A healthy slice of $5 million in provincial Violence Free BC funding is coming to boost a local program for Grade 7 students.
The Cariboo Family Enrichment Centre (CFEC), Interior Health, 100 Mile House Elementary School and other community partners will work together to host workshops during the first week of June.
CFEC program manager Chris Pettman says the $6,000 local grant will fund an annual program offering Turning Beauty Inside Out and Turning Masculinity Inside Out workshops this year.
The female students will learn skills and gain empowerment to stand up to violence at school, at home and online, he explains.
Pettman says the male students will explore masculinity in the 21st Century and their progressing roles in a changing society.
Facilitators for both groups challenge common media messages about women and girls, or about boys and men, he adds.
Guest speakers include School District #27 teacher-counsellor Cheryl Christianson and David Hatfield, M.Ed. in Social Ecology, of Vancouver.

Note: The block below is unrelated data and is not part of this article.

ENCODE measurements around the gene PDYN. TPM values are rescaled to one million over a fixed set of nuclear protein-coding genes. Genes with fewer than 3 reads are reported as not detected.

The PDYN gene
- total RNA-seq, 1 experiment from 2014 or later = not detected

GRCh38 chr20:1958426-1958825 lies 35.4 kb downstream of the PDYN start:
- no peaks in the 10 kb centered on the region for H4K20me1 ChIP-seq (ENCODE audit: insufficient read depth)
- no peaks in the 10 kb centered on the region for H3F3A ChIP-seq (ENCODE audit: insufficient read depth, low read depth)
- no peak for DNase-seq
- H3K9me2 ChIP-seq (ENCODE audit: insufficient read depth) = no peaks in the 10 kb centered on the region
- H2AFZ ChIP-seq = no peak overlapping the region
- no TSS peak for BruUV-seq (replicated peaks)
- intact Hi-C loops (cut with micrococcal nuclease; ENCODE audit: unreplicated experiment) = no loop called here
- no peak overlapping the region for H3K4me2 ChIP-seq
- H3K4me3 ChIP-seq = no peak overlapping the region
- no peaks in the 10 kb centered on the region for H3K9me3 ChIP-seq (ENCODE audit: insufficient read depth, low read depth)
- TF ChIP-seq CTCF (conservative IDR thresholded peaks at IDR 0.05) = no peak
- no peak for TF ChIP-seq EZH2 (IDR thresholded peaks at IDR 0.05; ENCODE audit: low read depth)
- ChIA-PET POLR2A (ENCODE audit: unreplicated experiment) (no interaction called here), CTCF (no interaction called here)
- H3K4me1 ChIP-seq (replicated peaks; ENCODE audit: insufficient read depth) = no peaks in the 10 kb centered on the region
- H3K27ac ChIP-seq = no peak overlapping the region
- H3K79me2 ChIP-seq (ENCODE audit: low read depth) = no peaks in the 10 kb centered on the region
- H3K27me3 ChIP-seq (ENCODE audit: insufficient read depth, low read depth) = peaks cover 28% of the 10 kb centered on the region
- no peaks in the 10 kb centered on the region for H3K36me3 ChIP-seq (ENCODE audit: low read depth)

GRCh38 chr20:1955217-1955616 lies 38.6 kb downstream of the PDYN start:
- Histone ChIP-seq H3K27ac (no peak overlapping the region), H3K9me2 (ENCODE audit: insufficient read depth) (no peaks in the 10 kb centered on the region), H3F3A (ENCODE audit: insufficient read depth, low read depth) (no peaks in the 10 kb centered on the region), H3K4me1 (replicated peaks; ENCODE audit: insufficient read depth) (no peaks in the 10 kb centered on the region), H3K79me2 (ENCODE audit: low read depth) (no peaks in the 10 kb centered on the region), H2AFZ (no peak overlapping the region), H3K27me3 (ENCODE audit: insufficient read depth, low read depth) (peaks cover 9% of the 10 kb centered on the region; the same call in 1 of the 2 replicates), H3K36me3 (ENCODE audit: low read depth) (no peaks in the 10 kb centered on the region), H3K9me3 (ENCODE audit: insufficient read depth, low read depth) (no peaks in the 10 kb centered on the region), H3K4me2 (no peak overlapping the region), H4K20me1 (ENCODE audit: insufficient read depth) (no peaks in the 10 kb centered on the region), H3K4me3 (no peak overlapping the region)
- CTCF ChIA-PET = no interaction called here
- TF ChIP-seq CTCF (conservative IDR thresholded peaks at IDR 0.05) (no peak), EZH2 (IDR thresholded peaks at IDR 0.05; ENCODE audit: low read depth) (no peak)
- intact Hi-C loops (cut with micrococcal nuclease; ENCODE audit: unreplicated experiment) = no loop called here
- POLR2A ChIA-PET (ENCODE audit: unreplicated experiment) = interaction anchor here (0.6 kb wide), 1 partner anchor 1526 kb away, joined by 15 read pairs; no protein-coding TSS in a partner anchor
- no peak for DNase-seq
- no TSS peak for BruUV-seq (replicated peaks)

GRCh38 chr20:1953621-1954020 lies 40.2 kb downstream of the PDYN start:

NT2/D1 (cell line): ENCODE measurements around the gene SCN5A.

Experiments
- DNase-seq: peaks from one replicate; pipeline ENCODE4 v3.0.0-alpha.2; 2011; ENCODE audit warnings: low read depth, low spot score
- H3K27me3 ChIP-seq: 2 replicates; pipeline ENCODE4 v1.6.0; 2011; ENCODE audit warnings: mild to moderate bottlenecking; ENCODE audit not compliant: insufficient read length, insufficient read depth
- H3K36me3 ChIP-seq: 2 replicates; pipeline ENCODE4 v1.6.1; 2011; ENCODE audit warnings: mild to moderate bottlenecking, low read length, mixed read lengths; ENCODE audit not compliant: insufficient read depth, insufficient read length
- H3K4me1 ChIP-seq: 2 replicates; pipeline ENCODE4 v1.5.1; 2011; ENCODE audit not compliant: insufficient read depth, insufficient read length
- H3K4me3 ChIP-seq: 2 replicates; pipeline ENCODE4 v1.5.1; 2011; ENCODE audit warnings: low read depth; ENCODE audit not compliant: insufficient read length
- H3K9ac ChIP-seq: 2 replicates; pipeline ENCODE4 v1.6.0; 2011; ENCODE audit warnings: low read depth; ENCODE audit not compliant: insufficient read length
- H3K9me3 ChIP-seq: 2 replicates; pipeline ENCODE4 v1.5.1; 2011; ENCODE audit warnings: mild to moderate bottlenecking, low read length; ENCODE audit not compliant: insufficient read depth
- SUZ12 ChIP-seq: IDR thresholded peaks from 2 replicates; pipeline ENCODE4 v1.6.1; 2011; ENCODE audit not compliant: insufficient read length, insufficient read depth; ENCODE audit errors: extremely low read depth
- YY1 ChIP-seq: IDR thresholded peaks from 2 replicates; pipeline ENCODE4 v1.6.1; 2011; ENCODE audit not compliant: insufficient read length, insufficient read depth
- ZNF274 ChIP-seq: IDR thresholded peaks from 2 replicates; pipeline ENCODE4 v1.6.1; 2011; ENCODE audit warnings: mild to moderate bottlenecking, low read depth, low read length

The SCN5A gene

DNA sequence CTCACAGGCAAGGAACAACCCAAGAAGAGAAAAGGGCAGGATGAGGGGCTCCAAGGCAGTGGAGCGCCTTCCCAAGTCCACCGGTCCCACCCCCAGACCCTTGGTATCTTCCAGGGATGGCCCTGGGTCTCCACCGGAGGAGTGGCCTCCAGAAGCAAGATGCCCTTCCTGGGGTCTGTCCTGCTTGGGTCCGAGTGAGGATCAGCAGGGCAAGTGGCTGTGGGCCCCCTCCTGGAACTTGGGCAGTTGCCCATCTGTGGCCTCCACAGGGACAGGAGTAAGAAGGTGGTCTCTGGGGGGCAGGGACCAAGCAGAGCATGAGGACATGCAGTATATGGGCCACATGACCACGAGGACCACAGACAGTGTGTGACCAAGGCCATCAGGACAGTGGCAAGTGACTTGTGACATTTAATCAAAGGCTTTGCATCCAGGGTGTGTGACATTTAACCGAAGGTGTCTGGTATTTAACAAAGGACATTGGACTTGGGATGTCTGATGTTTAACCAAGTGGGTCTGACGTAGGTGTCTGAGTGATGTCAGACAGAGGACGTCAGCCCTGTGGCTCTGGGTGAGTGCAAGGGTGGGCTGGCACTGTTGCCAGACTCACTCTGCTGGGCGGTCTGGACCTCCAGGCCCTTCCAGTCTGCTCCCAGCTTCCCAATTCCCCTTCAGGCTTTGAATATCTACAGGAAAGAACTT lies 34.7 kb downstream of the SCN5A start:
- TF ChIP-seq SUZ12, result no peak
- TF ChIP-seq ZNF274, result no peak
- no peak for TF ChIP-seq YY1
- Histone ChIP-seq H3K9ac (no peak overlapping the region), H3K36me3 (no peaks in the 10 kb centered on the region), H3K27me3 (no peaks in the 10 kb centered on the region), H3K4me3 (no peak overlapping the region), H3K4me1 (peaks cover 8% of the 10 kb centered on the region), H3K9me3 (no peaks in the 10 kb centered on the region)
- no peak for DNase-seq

With the declining enrolment across SD27, Pettman notes there are about 90 Grade 7 students participating this year from the six South End schools, compared to 120 last year and 150 in 2013.
Pettman says he follows up with the administration at the elementary schools every year.
“Generally the principals are really receptive to having their students attend this. They really enjoy what they glean from the program.
“Administrators say … even people who don’t normally talk about these things come back to school and have this knowledge and want to share it.”
Pettman says the program is important to offer locally due to the lack of rites of passage for young people in today’s world that were deeply ensconced in many past cultures.
“This is designed [for] leaving childhood behind and going into that next phase of a teenager or youth, so that’s a nice transition because they are also at the end of Grade 7 in the elementary schools….”
The key messaging and education that students gain have a palpable impact on their views as they head into secondary school and provide abilities to navigate in this new environment, he adds.
Pettman says it is all about promoting self-respect and healthy relationships as these young students cross the threshold toward adulthood.